Outreach Days

11th March 2017 – County Durham Archaeology Day.

This outreach event featured archaeological activities ongoing in the North East. The full day lecture series was accompanied by a number of stands that were run by the societies within the area. Teesside Archaeological Society had a stall which featured the documented First World War sites at that stage. These were showcased through a series of images, posters and leaflets which were distributed to the public.

 

 


19th March 2017 – The Great War Weekend, Tanfield Railway.

This event was a collaboration of Tanfield Railway and the Durham Pals Living History Group. Andrew’s House station featured First World War posters and a recruitment office. Men and women in period uniforms and civilian clothing complemented the authenticity of the weekend. Marley Hill carriage shed featured displays from both national and local organisations on the impact of the First World War in the North East and the rest of the country. Teesside Archaeological Society were lucky enough to have a stand at this event featuring the sites within the north east that had already been recorded. Other noticeable stands included the, ‘Durham at War project’. Although exact figures cannot be ascertained, it was recorded that over 600 people had tickets to ride the steam train from the station we were located at.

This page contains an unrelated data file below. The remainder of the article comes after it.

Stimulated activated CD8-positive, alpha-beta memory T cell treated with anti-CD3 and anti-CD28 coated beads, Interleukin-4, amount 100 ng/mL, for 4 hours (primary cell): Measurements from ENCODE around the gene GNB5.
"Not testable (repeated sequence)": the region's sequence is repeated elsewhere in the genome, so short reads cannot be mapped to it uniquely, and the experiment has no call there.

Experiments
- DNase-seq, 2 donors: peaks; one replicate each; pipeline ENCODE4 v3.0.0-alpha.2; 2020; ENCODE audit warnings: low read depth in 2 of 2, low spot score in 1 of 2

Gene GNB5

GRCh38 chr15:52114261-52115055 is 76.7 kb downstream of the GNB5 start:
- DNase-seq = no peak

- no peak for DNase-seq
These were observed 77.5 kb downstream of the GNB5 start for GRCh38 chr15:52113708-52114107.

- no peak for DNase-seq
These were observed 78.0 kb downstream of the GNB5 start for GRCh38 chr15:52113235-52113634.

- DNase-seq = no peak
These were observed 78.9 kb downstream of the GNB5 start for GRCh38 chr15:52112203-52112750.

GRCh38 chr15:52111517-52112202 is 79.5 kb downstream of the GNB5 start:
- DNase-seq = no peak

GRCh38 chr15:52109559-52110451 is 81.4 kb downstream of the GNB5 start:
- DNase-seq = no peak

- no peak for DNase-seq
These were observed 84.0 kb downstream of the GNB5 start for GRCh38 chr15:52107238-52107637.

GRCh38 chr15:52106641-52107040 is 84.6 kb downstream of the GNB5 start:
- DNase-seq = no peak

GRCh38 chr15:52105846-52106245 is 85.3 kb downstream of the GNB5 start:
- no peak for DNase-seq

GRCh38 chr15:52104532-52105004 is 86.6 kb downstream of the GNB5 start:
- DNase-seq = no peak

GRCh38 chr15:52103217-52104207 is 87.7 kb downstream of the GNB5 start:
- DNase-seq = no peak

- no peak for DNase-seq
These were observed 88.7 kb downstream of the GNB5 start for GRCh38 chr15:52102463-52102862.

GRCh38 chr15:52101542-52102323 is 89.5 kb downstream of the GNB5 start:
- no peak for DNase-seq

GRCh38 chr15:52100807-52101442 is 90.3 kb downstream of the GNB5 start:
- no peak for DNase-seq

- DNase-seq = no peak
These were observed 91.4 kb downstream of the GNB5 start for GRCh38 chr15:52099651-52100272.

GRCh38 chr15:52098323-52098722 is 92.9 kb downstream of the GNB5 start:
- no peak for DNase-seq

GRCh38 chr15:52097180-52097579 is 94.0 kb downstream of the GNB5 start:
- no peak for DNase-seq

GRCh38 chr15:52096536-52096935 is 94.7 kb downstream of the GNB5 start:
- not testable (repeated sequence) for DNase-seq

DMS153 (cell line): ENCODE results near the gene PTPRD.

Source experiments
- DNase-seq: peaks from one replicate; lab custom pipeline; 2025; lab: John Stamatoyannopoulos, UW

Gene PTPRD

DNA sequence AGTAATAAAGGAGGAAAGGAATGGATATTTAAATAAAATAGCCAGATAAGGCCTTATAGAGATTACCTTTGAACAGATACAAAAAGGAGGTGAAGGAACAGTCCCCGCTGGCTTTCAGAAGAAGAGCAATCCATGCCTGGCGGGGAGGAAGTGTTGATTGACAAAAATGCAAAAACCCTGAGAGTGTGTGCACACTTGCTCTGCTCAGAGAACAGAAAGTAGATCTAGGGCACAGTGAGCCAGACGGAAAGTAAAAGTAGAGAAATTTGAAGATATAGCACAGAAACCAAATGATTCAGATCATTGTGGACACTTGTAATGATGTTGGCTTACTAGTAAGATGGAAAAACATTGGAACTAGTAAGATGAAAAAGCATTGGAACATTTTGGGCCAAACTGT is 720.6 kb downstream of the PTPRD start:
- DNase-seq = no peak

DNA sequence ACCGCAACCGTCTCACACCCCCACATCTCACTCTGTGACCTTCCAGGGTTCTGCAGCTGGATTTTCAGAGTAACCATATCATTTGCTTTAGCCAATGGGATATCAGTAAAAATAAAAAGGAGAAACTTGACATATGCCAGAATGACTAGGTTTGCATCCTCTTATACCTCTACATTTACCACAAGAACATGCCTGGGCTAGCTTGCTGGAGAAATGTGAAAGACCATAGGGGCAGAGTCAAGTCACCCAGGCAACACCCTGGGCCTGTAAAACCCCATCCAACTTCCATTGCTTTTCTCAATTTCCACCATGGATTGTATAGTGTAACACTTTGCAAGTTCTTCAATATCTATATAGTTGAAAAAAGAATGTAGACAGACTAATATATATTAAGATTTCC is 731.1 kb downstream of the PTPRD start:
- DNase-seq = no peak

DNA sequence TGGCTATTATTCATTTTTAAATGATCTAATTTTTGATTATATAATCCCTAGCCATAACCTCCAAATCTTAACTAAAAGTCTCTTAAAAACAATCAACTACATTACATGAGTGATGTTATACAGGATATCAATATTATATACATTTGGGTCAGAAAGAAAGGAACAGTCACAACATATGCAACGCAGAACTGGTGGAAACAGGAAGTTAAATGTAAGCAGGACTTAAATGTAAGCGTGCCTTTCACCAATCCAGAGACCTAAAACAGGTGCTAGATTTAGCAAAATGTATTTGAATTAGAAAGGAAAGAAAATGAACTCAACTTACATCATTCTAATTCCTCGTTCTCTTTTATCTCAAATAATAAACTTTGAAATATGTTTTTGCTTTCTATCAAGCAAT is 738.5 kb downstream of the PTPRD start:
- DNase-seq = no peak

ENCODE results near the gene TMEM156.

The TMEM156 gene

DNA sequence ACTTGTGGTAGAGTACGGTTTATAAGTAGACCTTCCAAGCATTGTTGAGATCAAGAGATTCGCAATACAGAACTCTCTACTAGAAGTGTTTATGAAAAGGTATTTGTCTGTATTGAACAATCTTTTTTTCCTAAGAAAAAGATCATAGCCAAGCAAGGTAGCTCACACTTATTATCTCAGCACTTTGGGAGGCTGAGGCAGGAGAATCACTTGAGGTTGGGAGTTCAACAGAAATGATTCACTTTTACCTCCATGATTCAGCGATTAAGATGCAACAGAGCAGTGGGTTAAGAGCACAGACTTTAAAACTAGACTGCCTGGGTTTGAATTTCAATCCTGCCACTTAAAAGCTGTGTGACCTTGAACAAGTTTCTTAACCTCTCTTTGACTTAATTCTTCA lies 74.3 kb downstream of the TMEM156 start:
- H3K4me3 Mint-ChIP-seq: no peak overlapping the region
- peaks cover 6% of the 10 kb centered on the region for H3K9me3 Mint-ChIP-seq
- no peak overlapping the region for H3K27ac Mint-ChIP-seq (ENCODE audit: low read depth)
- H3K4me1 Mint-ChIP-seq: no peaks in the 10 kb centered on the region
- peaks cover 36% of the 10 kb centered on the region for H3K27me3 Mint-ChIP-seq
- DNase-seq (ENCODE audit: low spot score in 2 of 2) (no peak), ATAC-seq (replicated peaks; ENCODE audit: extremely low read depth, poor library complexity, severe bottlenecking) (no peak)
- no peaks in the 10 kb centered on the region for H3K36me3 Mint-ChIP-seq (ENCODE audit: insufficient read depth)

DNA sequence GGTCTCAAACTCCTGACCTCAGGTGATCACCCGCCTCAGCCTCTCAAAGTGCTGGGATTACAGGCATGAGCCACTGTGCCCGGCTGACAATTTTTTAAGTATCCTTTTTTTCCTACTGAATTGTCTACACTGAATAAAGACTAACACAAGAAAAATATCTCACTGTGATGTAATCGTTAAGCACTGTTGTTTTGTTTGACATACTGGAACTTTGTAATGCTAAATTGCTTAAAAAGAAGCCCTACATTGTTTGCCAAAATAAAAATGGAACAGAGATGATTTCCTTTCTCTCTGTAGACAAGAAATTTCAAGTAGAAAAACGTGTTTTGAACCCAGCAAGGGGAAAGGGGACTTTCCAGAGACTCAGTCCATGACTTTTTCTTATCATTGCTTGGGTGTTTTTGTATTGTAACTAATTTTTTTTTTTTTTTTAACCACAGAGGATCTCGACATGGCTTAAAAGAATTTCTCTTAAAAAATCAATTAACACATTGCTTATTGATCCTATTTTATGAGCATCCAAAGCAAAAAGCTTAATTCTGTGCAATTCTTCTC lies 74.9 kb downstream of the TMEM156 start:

1st April  2017 – Guided Walk, ‘Defending the Headland’.

This free guided walk explored the defensive sites across Hartlepool’s historic headland and was led by Robin Daniels (Tees Archaeology). The tour addressed those sites that were important in the war effort, but also touched upon the historical sites from the medieval period. In conjunction with the guided walk, a guided tour of Hartlepool’s Heugh gun battery site, ‘The Heugh Gun Battery’, was also included for the volunteers.


21st September 2017 – Guided Walk, ‘Flying and Fighting in Marske’.

Robin Daniels (Tees Archaeology) and Phil Philo (Dorman Museum; Captain Cooks Birthplace Museum) led this free guided walk. The guided walk took volunteers on a journey across Marske visiting the First World War sites in the area as well as the field systems that were transformed into defensive structures that were used as a training ground for the army.

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